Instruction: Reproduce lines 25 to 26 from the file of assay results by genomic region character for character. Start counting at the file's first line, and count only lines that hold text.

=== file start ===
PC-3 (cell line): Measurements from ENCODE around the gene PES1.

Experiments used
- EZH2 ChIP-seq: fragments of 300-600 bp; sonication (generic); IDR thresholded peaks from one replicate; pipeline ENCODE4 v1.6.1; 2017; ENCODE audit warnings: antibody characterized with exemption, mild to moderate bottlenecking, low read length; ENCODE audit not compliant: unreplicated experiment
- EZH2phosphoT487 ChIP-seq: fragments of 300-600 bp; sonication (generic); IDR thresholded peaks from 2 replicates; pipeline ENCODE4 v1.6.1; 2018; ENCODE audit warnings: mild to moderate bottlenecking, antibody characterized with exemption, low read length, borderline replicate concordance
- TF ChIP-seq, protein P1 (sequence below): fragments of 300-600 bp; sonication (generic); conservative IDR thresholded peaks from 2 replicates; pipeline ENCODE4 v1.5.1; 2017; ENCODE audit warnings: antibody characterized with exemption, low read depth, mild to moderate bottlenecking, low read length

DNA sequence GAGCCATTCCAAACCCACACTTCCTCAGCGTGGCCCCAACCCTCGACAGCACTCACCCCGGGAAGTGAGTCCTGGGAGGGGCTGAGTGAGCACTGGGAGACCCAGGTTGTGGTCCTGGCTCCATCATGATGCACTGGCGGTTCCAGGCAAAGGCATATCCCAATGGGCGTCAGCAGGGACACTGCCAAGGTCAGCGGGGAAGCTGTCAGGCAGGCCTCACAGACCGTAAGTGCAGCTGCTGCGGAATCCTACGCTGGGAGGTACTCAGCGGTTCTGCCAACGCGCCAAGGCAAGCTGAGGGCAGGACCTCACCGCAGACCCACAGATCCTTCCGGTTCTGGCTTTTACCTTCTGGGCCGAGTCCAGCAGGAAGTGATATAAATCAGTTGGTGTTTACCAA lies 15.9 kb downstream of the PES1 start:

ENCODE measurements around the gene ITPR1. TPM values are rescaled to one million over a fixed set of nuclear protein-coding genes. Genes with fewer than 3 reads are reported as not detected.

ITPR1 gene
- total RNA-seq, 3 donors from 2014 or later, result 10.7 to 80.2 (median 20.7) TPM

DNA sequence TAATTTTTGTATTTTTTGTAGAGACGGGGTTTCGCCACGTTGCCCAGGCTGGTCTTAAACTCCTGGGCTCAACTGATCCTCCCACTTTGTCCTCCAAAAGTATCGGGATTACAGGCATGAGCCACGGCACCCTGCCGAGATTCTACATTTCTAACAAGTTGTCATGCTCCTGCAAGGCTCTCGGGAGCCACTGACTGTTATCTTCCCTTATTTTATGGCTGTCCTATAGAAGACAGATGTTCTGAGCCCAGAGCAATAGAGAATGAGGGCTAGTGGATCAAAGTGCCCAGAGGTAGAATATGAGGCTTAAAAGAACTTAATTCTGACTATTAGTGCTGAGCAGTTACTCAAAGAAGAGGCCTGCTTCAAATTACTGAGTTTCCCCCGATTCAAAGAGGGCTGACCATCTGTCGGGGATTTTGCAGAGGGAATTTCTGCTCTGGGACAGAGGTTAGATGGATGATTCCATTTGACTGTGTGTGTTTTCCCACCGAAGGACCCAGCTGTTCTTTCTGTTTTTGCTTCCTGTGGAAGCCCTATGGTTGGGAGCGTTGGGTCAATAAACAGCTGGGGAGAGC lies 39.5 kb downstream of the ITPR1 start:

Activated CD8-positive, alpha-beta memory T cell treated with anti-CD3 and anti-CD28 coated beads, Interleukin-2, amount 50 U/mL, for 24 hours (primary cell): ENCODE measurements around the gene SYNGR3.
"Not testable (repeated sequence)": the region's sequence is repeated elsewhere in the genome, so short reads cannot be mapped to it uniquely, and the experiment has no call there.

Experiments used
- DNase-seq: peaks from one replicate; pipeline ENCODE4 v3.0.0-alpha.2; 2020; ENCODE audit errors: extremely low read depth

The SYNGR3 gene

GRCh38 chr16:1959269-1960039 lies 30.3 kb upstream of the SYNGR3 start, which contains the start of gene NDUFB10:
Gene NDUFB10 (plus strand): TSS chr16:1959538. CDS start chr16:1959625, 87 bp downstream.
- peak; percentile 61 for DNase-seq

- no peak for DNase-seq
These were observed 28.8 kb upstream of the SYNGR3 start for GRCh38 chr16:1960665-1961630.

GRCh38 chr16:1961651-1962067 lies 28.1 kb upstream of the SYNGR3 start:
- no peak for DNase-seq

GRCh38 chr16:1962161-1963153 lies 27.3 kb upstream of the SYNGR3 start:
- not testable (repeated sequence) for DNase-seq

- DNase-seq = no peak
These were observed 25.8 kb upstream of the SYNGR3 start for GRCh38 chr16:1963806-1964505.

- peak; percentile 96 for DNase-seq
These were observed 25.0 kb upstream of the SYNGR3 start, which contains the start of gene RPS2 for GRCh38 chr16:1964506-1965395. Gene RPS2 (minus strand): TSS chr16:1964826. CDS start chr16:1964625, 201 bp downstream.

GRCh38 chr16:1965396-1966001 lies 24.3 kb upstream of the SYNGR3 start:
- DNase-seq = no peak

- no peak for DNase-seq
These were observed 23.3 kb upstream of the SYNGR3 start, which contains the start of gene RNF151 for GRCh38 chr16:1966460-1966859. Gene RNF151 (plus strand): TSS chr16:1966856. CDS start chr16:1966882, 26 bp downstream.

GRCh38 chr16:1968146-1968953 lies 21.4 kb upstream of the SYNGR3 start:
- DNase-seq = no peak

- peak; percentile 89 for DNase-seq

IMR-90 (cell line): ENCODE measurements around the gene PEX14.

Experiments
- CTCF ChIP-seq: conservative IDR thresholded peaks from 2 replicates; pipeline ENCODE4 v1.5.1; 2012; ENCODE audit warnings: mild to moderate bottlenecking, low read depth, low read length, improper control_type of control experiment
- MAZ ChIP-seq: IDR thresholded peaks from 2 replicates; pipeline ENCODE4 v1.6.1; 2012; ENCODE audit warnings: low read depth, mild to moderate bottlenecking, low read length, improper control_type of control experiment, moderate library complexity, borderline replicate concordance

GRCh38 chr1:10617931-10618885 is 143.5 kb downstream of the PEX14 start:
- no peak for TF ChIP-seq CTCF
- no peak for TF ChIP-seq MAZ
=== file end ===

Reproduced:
- DNase-seq = no peak
These were observed 25.8 kb upstream of the SYNGR3 start for GRCh38 chr16:1963806-1964505.